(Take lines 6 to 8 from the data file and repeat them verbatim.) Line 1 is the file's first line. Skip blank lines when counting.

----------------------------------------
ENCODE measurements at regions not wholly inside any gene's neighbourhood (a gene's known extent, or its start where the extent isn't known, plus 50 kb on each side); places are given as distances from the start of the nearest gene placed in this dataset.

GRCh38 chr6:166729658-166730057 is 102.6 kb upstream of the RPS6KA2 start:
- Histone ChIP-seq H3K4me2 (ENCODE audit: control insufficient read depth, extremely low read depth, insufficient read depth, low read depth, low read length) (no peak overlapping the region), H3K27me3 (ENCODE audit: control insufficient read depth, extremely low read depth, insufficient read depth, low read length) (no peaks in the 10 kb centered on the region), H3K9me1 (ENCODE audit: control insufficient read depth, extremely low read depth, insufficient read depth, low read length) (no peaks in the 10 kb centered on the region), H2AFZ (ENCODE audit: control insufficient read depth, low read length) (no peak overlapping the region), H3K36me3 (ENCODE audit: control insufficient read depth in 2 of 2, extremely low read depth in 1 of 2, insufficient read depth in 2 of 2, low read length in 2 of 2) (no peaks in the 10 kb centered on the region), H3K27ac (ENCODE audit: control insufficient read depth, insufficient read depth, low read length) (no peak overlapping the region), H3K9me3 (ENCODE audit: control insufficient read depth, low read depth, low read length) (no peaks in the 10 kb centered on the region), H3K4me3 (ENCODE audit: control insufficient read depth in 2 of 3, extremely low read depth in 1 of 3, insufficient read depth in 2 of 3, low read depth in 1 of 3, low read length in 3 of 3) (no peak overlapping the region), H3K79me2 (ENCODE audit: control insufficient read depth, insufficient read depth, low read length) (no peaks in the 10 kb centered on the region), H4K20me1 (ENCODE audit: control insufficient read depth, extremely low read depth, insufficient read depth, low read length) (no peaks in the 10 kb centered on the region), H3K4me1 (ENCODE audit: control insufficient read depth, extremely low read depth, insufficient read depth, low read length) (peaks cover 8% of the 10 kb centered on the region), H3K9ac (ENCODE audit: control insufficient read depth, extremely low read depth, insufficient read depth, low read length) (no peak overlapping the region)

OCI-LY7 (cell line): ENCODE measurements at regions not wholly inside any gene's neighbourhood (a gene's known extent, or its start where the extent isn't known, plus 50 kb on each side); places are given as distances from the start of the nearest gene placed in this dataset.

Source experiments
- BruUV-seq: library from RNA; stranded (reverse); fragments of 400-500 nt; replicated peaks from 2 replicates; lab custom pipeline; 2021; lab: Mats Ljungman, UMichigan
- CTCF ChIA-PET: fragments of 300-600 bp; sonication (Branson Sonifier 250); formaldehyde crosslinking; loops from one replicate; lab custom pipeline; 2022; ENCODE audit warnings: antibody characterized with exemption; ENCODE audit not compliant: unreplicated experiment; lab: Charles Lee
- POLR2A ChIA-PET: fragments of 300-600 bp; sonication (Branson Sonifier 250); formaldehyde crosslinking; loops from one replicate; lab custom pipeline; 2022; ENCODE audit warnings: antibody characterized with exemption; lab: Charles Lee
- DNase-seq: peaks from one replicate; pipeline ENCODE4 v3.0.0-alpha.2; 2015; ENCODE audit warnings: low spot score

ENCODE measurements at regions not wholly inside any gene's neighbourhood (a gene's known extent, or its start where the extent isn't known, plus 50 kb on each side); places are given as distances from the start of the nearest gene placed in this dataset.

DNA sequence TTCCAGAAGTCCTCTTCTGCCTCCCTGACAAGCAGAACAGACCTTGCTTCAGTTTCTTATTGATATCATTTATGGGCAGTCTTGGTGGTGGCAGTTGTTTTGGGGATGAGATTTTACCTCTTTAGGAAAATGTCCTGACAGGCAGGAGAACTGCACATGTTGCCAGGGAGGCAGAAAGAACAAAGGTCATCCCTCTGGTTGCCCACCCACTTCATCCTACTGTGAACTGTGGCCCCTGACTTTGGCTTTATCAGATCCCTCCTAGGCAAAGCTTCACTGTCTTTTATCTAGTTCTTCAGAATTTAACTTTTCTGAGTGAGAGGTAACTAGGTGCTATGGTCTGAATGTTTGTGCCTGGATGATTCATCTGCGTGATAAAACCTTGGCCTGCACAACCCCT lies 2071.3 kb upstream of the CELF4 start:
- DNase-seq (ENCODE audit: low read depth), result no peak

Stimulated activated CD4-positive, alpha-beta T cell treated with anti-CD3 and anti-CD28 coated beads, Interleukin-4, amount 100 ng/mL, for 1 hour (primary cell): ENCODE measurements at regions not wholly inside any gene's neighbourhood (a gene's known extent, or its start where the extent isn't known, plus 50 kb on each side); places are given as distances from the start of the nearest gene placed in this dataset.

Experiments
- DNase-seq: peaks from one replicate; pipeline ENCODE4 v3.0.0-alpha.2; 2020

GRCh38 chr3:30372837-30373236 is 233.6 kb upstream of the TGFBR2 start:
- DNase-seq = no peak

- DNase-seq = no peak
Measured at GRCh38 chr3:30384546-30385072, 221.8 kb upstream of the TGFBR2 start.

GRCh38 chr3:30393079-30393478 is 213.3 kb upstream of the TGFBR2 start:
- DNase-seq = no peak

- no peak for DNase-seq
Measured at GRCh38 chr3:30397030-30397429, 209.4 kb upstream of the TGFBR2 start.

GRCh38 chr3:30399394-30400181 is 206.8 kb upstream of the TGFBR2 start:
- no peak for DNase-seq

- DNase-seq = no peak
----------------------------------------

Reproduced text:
- BruUV-seq: library from RNA; stranded (reverse); fragments of 400-500 nt; replicated peaks from 2 replicates; lab custom pipeline; 2021; lab: Mats Ljungman, UMichigan
- CTCF ChIA-PET: fragments of 300-600 bp; sonication (Branson Sonifier 250); formaldehyde crosslinking; loops from one replicate; lab custom pipeline; 2022; ENCODE audit warnings: antibody characterized with exemption; ENCODE audit not compliant: unreplicated experiment; lab: Charles Lee
- POLR2A ChIA-PET: fragments of 300-600 bp; sonication (Branson Sonifier 250); formaldehyde crosslinking; loops from one replicate; lab custom pipeline; 2022; ENCODE audit warnings: antibody characterized with exemption; lab: Charles Lee